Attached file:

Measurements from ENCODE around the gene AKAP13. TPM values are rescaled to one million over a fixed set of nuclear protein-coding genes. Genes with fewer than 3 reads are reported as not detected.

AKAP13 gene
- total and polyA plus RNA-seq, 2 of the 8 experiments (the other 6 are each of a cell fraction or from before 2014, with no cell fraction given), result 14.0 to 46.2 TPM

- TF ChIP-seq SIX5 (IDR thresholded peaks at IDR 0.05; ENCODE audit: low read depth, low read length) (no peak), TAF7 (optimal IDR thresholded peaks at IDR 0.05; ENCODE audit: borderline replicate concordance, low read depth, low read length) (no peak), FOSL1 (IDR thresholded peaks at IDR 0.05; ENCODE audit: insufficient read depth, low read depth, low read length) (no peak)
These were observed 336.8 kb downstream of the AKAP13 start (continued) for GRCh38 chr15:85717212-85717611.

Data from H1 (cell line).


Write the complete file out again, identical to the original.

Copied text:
Measurements from ENCODE around the gene AKAP13. TPM values are rescaled to one million over a fixed set of nuclear protein-coding genes. Genes with fewer than 3 reads are reported as not detected.

AKAP13 gene
- total and polyA plus RNA-seq, 2 of the 8 experiments (the other 6 are each of a cell fraction or from before 2014, with no cell fraction given), result 14.0 to 46.2 TPM

- TF ChIP-seq SIX5 (IDR thresholded peaks at IDR 0.05; ENCODE audit: low read depth, low read length) (no peak), TAF7 (optimal IDR thresholded peaks at IDR 0.05; ENCODE audit: borderline replicate concordance, low read depth, low read length) (no peak), FOSL1 (IDR thresholded peaks at IDR 0.05; ENCODE audit: insufficient read depth, low read depth, low read length) (no peak)
These were observed 336.8 kb downstream of the AKAP13 start (continued) for GRCh38 chr15:85717212-85717611.

Data from H1 (cell line).